Proper Attitudes

Kent Bailey

The aspect of the local church necessitates that Christians who comprise local churches learn how to properly work together. Such necessitates a development of proper attitudes. Paul, the apostle, discusses the development of proper attitudes in Romans 12:4-12. Some of the components described and discussed in this particular passage deal with the regulation of miraculous gifts limited to the first century. Others deal with the permanent aspects of New Testament Christianity. All of the principles, however, imply the import of the development of proper attitudes.

We must allow the scriptures to control our thinking where we will develop proper attitudes toward God, ourselves as individuals, fellow Christians–especially those who are members within the local church where we labor, the work itself in which we engage. We must also learn to develop a proper attitude toward unfaithful brethren–in order that we may seek to restore them to Christ as well as to development of a proper attitude toward non-Christians, enabling us to present to them the gospel of Christ.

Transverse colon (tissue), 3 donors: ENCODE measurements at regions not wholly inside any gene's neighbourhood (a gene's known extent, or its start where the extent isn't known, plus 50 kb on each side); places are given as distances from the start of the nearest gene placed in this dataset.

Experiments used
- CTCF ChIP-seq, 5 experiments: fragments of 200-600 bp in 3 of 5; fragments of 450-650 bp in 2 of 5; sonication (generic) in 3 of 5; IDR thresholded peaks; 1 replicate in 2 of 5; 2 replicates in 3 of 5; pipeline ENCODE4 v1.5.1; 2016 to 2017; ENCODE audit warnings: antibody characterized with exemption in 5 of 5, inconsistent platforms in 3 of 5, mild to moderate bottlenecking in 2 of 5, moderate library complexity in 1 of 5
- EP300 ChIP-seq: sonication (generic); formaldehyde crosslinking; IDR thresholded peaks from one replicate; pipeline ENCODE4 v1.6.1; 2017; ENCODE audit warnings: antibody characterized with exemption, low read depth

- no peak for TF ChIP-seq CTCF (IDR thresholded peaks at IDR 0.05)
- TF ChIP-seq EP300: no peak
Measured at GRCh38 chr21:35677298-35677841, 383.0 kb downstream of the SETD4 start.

Attitudes toward God.
We must develop a proper love for God. Christ defined this type of love in Matthew 22:37. Do we as Christians love God with all of our hearts, souls and minds? We must develop a strong faith and trust in God (Hebrews 11:1). Without faith it is impossible to be pleasing unto Him (Hebrews 11:6). Do we have the type of faith that pleases God (Romans 10:17)? We must also develop an attitude of thankfulness toward God (Ephesians 5:20; Colossians 3:17). God’s righteous indignation is against all those who are unthankful (Romans 1:18-21). Sacrifice is a crucial attitude that we all need to develop in a proper attitude toward God (Romans 12:1-2). Sacrifice demands giving God the very best of our time, our abilities, and our financial resources. If we fail in this we will become conformed to a world of sinfulness.

Attitudes toward ourselves as individuals.